*Tony Harrison,  MSPH*

*Chemistry Supervisor*

P 303-692-3046  |  F  303-691-4069

8100 Lowry Blvd.  Denver, CO  80230

tony.harrison at state.co.us  |  colorado.gov/cdphe

Message: 5
> Date: Fri, 5 Dec 2014 12:18:15  -0500
> From: JPreisig at aol.com
> Subject: Re: [ RadSafe ] 10  warmest years on record
> To: radsafe at health.phys.iit.edu
>  Message-ID: <6eb0e.6744d74b.41b342d7 at aol.com>
> Content-Type:  text/plain; charset="UTF-8"
> Radsafe,
>   Our ability to measure global temperatures is quite good   right now.
> Wonder if the temperature increases can be plotted versus  the  global 
> population.  Is there a close  correlation???  Plot both  parameters 
> time.  No  wonder it is getting warmer, plus possible oil,  coal, natural
>  gas
> burning.
>     Still, in 1976 it was  global cooling.  1998 is a  significant global
> warming  date.  By 2020 it will be global cooling  again.  This is  
> due
> to the sum and difference frequencies of  the  Earth wobbles (Annual 
> Chandler Wobble 1, Chandler  Wobble 2).  I've  explained all this in the
> Radsafe  archives.  The relevant wobble period is  something like 44  
> (1976
> to 2020).
>     Right  now California and other parts of the USA are  entering a 
>  period similar to the decade-long Dust Bowl drought (around   1932-1934).
> Can't compute the severity of the event right now.   Team  USA could.  The
> drought should last about 12  years.  Conserve water,  farm 
> grow
>  fewer cattle??? and try to get through it.
>      For the next 4 weeks it is earthquake season (Winter  Solstice)  
> Possibly 1 or 2 large magnitude earthquakes.    There's a major
> typhoon/cyclone in the Phillipines right now.   This might  trigger some
> earthquake
>  there???
>     Joe  Preisig
> In a message  dated 12/5/2014 9:24:42 A.M. Eastern Standard Time,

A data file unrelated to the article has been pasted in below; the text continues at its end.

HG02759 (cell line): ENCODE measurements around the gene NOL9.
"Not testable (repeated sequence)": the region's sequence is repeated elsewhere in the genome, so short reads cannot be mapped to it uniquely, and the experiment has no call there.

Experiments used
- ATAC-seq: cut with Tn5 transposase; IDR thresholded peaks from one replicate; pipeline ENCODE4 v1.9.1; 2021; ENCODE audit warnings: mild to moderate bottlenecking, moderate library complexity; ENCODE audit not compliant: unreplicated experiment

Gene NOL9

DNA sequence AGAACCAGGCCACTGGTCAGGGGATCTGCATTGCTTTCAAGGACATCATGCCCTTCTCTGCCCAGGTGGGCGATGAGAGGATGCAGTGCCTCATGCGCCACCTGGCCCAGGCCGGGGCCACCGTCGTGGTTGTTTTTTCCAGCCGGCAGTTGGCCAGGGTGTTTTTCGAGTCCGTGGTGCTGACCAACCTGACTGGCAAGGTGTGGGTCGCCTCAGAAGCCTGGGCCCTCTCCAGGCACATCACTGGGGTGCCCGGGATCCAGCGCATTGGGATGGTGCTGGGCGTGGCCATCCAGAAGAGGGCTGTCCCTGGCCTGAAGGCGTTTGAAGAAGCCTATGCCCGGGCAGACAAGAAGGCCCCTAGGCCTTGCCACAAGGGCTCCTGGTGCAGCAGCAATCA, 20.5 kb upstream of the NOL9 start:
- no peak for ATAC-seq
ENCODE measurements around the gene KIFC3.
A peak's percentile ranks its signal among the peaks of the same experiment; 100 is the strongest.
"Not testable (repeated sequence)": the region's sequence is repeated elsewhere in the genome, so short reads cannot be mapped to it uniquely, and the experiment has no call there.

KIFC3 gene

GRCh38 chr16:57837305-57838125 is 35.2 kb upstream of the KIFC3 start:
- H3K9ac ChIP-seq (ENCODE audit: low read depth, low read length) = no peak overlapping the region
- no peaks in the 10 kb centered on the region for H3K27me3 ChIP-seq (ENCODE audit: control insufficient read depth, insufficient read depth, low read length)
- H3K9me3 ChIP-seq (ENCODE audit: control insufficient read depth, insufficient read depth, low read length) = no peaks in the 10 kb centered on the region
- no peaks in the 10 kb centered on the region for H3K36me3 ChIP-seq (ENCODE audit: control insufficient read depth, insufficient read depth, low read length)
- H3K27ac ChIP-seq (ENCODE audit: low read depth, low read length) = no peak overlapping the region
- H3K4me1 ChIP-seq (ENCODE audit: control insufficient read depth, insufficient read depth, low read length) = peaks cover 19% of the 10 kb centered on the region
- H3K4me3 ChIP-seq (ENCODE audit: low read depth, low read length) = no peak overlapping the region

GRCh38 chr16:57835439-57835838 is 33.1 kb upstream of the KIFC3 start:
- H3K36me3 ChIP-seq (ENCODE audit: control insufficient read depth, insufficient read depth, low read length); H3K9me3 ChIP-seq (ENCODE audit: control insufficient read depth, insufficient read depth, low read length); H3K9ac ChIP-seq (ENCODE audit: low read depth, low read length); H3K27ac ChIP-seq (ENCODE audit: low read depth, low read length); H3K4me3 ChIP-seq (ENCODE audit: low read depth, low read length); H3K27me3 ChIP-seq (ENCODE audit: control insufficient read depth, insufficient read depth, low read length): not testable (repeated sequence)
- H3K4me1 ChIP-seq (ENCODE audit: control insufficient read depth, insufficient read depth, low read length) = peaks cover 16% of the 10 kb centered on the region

>  Peter.Sandgren at ct.gov writes:
> No  agenda here - just  relaying what has been  reported:
>  http://www.climatecentral.org/gallery/graphics/10-warmest-years-globally
>  It?s official: 2013 is tied with 2003 as the fourth warmest year for
>  Planet Earth since modern record-keeping began more than 130 years  ago.
> The  mean
> global temperature rose 1.12?F above the  20th century average. That means
> the 10 warmest years on record have  all happened since 1998, with 2010
> still
>  on top as the  warmest of all. The only year in the entire 20th century
> that   was warmer than 2013, and the only one remaining in the top 10, was
>  1998.
> This  also marks the 37th straight year where the global  temperature was
> above the  long term average.
>  (Google News) US, British data show 2014 could be  hottest year on   
>  20141127
>  ________________________________________
> On 11/24/2014   12:49 PM, JPreisig at aol.com wrote:
> > Radsafe,
> >
>  >   See google news --- antarctic sea  ice    .
> >
> >         Not only is   there more Antarctic Ice,  but it is also now
> thicker,
>  > as  determined by underwater robotic vessels.
> >
>  >       So much for global warming????
>  >
> >     Joe   Preisig